I don’t have to pretend anymore

In my early recovery, “pretending” was one of my biggest problems. I was so lost in denial that I didn’t even know that pretending was denial’s big sister.

I pretended because I had lost touch with the real me. I struggled to find my opinion, my likes, my dislikes, and my purpose in life.

Fear of everything kept me in pretend-mode. I was embarrassed and thought that, as an adult, I should know certain things about getting along successfully in life. Instead, I went from one task to the next, wondering when someone was going to give me “my turn.”

Pretending that my turn was someone else’s job gave me a false sense of security—not being responsible for myself, and not taking the risk of having an opinion. I was 30 years old before I knew what I liked on my hot dog. Finally, at 33, I quit beating my head against the wall of life expecting it to be fair, and for the people in my life to give me my due.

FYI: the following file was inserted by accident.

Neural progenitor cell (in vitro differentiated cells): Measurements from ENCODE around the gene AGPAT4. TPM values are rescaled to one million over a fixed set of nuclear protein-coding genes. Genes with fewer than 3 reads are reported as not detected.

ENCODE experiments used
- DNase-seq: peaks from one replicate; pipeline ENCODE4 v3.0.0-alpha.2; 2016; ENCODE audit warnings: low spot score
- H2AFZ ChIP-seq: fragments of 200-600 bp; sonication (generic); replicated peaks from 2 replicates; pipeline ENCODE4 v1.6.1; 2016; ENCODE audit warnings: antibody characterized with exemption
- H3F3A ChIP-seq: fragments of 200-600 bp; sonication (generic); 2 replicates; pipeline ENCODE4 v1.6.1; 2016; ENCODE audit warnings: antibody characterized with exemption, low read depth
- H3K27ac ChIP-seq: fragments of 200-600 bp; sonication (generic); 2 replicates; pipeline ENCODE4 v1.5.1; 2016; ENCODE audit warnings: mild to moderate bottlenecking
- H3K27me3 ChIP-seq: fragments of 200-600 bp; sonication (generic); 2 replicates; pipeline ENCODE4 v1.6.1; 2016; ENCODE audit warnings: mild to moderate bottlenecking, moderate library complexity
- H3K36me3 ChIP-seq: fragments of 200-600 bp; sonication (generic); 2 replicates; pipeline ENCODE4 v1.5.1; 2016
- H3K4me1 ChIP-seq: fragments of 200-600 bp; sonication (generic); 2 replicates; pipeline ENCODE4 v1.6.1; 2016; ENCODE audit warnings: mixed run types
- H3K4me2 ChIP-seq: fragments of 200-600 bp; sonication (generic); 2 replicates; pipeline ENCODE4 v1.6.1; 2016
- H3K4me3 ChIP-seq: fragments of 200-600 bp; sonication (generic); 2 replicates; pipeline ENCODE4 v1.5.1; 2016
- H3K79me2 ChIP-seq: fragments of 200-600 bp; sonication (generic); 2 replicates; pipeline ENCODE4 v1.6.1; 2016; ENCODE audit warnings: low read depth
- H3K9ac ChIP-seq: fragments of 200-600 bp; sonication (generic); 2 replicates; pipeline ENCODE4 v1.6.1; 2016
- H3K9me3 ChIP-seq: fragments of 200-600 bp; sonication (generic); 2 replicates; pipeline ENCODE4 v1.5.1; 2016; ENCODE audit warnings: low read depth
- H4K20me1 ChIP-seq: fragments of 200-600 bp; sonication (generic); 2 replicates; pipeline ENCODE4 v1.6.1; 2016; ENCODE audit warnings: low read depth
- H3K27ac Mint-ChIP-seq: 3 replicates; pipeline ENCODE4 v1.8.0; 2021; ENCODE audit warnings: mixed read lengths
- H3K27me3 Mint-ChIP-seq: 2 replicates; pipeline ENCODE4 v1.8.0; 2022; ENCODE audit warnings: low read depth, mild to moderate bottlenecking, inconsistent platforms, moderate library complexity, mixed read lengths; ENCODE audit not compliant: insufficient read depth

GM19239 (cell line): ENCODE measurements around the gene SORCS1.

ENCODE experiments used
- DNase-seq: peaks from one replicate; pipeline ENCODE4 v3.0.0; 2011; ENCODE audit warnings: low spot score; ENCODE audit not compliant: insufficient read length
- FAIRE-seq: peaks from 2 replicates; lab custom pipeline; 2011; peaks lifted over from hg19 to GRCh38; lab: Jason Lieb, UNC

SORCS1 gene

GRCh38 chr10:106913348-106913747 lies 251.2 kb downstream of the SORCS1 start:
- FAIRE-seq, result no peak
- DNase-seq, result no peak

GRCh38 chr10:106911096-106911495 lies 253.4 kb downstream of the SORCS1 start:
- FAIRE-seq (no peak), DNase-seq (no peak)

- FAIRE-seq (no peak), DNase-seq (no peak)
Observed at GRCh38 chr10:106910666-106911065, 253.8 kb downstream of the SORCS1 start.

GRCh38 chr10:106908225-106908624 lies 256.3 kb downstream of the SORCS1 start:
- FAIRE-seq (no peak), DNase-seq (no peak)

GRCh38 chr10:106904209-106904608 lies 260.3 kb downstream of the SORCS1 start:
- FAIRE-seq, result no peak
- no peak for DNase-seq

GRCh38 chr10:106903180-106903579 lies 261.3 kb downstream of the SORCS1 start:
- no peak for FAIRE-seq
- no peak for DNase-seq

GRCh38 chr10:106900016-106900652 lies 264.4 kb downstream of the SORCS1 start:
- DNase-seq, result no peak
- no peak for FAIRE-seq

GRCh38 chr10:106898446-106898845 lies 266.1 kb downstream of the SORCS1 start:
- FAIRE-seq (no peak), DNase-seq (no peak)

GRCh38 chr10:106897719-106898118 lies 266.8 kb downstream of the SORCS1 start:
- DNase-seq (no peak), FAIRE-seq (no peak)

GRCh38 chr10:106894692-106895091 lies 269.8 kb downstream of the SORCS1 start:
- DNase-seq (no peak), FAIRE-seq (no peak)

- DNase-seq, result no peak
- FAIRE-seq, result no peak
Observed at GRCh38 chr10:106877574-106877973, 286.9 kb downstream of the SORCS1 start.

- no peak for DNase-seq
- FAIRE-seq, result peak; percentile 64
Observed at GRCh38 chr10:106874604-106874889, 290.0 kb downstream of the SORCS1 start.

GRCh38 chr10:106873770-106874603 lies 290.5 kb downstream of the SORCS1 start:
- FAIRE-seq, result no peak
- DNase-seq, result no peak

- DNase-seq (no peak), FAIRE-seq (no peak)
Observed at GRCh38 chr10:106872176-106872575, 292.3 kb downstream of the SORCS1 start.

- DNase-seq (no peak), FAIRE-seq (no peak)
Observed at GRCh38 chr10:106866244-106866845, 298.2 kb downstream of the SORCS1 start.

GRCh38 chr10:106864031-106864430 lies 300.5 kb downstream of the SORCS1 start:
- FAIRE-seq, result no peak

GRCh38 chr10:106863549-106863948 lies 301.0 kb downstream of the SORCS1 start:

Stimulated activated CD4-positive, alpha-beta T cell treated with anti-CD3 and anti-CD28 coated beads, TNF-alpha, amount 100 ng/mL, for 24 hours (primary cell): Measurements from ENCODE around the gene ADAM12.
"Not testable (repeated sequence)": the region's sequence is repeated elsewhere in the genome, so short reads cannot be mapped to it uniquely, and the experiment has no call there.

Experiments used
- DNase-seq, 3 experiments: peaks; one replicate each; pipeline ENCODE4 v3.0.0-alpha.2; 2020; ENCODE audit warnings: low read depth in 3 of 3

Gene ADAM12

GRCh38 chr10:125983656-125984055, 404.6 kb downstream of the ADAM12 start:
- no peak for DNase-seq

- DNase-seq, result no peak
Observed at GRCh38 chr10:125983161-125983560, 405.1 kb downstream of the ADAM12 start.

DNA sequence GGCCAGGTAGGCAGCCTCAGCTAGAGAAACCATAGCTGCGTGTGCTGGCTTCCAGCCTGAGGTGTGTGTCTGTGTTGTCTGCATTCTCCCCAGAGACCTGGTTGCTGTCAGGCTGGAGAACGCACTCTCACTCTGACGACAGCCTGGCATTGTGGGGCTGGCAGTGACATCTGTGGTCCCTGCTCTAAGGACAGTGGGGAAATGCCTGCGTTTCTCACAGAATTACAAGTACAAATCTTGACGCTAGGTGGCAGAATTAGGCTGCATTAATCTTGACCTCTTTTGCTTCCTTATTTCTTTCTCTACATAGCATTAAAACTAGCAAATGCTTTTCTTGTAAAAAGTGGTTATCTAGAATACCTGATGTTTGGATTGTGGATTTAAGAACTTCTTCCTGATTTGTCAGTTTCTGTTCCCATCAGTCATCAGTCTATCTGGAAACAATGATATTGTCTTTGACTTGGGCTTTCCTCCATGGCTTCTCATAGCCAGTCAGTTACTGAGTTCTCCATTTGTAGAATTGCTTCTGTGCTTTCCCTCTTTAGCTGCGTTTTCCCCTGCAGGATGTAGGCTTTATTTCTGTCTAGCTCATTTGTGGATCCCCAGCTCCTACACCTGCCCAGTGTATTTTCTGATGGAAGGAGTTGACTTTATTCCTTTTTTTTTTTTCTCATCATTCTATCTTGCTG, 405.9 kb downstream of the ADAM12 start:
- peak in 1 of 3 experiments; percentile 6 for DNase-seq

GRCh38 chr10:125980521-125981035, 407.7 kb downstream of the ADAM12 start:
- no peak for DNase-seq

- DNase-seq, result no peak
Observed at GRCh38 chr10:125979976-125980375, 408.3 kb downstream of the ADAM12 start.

I am so grateful that I came to believe that not every decision is a moral issue to be dissected and tested. I have the freedom to change my mind, to shrug my shoulders, and to really feel it when I say, “Oh well, I’d do it differently next time, but I learned something by taking the chance and trying it this way, this time.” Experimenting a little with daily, simple decisions has been a great way for me to widen my world safely, so I don’t have to pretend I’m okay when I’m not, or more grown-up than I really feel.

By Lynn W., CA
The Forum, April 2013